That experience came in a time of pain and extreme soul suffering, and saved me from destruction. The same utter love, love unspeakable because it is not of this plane of experience or existence; a perfect evanescense [sic], an absolute oneness, the actual "Nirvana." And the following "walking on air"; the exhilaration and joy in the midst of grief and pain; the all-embracing love of human kind; while drinking the dregs of misery I was feeding on the food of Heaven. And after weeks, yes months, it faded away and became a sweet memory, an assurance of LOVE, which guarded my soul from destruction and guided my steps ever toward the LORD.
The only difference I perceive between your experience and mine was that my experience was in the presence of a Man, not one of the opposite sex [a woman]. It was the Christ. But I cannot, after reading your description, I cannot believe that sex entered into your experience, because you describe that which I know, and it is sexless. It is One ness; it is "Love divine all love excelling"; it is "irrespective of personality." It is not self-created but the Gift of God. It is not the completion of an ideal, for the human has not the power to idealize nor to conceive what is above his plane. It is a glimpse of heaven, a foretaste of divine joy. It comes to sufferers.
That the vision followed a time of "pain and extreme soul searching" and came to a "sufferer" is consistent with the theory that it occurred during Thornton's time of desperate unemployment in Boston in 1873 or 1874. Indeed, it must have occurred in one of those times that some psychologists describe as "shipwreck," for Thornton's marriage, occupation, career plans, family ties, even his ability to find meaning in life must have been on the brink of destruction. In short, the challenges of intimacy and generativity appeared to be a complete failure; isolation and stagnation loomed. Under such circumstances, many people become mentally ill or commit suicide; the reference to the vision saving him "from destruction" suggests that he may have contemplated suicide.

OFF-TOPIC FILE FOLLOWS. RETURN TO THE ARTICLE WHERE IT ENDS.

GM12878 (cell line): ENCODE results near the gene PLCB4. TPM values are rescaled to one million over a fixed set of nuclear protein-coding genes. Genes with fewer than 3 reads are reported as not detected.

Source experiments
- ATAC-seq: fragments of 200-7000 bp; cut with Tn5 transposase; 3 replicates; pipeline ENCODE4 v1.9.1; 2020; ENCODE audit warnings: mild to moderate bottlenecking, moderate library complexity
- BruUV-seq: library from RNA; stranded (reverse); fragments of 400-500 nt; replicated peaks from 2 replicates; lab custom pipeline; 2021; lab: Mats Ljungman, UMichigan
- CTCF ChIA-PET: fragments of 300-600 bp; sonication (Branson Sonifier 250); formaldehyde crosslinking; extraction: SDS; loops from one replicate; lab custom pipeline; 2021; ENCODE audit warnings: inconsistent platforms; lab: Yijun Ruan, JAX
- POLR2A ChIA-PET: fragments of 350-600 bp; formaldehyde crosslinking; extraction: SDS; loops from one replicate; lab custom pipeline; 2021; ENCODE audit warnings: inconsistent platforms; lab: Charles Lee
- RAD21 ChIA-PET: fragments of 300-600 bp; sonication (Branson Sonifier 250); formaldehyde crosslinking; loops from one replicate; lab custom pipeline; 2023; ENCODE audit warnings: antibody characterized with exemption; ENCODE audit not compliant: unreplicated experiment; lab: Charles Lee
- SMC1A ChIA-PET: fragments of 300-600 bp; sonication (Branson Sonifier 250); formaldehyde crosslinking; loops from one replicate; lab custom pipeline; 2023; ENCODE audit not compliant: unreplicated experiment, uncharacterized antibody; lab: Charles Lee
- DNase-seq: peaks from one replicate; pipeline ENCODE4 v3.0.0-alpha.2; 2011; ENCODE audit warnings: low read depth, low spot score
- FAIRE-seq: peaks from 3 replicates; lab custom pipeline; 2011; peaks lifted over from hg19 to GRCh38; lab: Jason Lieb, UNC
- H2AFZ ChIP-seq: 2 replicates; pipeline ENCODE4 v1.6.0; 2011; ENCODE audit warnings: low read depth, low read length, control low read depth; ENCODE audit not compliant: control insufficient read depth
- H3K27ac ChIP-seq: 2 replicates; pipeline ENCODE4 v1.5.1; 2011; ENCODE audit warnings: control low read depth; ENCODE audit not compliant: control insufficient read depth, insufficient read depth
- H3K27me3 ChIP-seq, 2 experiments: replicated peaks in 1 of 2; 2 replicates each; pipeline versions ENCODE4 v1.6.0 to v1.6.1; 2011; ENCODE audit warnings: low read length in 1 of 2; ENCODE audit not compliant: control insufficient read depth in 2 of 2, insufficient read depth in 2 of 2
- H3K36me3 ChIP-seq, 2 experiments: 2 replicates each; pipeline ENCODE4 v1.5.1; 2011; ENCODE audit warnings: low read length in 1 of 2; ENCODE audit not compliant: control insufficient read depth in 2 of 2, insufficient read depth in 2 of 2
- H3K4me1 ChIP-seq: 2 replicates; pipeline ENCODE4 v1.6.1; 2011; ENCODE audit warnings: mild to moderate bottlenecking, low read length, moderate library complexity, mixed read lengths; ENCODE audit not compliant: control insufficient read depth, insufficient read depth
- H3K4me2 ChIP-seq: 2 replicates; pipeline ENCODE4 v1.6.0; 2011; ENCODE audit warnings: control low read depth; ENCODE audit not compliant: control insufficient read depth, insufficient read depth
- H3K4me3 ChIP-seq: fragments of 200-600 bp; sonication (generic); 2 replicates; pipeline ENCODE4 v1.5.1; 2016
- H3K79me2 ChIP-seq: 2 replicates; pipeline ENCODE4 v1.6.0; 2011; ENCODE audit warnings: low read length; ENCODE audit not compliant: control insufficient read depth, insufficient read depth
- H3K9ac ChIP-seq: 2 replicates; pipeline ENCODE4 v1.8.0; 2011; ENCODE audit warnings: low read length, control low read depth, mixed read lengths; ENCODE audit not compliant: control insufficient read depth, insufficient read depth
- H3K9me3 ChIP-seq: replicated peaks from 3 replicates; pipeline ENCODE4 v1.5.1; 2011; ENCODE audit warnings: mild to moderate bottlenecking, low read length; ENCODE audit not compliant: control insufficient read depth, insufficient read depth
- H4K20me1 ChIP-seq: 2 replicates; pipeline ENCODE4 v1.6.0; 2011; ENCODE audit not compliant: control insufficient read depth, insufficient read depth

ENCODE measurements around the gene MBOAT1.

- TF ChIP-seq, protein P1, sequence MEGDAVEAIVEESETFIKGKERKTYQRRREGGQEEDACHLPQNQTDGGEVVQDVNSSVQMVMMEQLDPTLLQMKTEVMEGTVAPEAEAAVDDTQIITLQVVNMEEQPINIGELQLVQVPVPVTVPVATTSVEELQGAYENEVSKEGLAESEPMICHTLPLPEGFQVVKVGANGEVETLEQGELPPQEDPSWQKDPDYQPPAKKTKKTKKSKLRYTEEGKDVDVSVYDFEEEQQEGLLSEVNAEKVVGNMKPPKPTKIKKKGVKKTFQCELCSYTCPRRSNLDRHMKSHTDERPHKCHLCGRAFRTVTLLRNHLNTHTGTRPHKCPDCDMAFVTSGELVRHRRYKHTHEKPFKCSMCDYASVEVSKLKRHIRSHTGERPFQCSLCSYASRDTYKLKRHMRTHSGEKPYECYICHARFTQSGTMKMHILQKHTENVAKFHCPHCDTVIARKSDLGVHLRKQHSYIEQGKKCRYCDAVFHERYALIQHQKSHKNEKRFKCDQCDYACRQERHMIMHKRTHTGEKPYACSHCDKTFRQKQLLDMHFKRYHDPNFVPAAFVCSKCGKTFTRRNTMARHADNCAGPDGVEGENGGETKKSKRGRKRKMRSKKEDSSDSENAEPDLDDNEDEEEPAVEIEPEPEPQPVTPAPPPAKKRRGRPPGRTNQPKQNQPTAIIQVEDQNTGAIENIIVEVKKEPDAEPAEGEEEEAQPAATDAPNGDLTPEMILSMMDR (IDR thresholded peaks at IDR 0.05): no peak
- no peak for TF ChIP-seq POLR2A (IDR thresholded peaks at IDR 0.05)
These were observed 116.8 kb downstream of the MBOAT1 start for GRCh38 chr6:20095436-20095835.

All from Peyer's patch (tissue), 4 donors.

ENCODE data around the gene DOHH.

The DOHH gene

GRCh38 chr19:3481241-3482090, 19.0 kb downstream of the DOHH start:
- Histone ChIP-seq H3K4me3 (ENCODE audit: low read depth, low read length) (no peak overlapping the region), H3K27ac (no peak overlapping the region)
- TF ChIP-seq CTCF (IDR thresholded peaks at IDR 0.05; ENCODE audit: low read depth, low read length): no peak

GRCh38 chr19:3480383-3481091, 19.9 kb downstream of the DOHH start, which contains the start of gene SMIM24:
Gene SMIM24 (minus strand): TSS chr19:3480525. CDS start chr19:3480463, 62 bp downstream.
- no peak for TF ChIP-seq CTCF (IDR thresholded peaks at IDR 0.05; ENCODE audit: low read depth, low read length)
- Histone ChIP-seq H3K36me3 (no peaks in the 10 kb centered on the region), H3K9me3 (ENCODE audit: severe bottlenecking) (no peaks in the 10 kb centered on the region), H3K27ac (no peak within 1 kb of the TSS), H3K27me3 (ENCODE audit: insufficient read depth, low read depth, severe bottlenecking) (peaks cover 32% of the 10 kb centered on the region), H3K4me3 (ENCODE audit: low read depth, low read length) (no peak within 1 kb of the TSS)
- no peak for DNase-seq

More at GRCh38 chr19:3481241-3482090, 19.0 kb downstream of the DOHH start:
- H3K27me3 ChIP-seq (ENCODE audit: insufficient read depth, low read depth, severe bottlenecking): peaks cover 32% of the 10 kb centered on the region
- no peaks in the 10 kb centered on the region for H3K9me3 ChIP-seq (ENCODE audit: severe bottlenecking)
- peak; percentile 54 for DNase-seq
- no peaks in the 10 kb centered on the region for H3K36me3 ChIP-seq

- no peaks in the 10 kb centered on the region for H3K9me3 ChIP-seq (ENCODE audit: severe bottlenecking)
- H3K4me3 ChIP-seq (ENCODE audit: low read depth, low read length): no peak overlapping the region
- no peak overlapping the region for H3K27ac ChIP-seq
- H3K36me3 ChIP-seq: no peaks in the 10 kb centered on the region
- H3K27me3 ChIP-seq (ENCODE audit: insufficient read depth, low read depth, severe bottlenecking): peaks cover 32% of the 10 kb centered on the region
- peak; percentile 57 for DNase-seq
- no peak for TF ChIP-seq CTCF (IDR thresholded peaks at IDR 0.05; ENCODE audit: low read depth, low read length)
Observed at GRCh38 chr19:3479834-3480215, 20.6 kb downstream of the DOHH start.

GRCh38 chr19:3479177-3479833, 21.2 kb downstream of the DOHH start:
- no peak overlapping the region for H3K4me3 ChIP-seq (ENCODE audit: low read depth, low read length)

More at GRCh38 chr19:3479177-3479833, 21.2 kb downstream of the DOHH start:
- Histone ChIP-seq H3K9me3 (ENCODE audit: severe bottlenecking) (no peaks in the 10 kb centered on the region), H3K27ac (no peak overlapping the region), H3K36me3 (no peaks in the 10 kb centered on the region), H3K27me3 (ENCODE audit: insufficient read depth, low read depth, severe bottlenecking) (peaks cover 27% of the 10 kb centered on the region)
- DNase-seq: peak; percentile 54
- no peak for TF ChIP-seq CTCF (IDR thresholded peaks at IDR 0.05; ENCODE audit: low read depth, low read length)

At such a low point in his life--a "dark night of the soul," students of mysticism call it--Thornton experienced a breakthrough. In terms of Erikson's psychology, it was an experience of divine intimacy that overwhelmed the threat of isolation. Thornton could only characterize the experience as coming from God. As he put it, it was a "glimpse of heaven" and above the plane of human experience. It was an act of God's grace.
To call his experience a vision is slightly misleading because it was not visual as much as it was affective. True, Thornton does say he was in the presence of a Man (with a capital "m") whom he says was "the Christ" (not just Christ, but "the Christ"; by this Thornton presumably refers to the divine spirit that not only filled Christ but also filled Bahá'u'lláh, prophet of the Bahá'í Faith). But it is significant that Chase never describes the Man as doing or saying anything, nor does he describe a meeting or a setting for the experience. Rather, he focuses exclusively on a feeling, an "utter love, love unspeakable." Apparently he understood his experience as a union with God; this is probably what "an absolute oneness" and "the actual `Nirvana'" describe.
But Thornton felt more than God's love for him; he also experienced his own "all-embracing love of human kind." As such his vision was unique, because it empowered him to reach out to others, to transcend his isolation in spite of his pain. An intense love for others and a yearning to serve them would subsequently become one of the principal characteristics of Thornton's personality.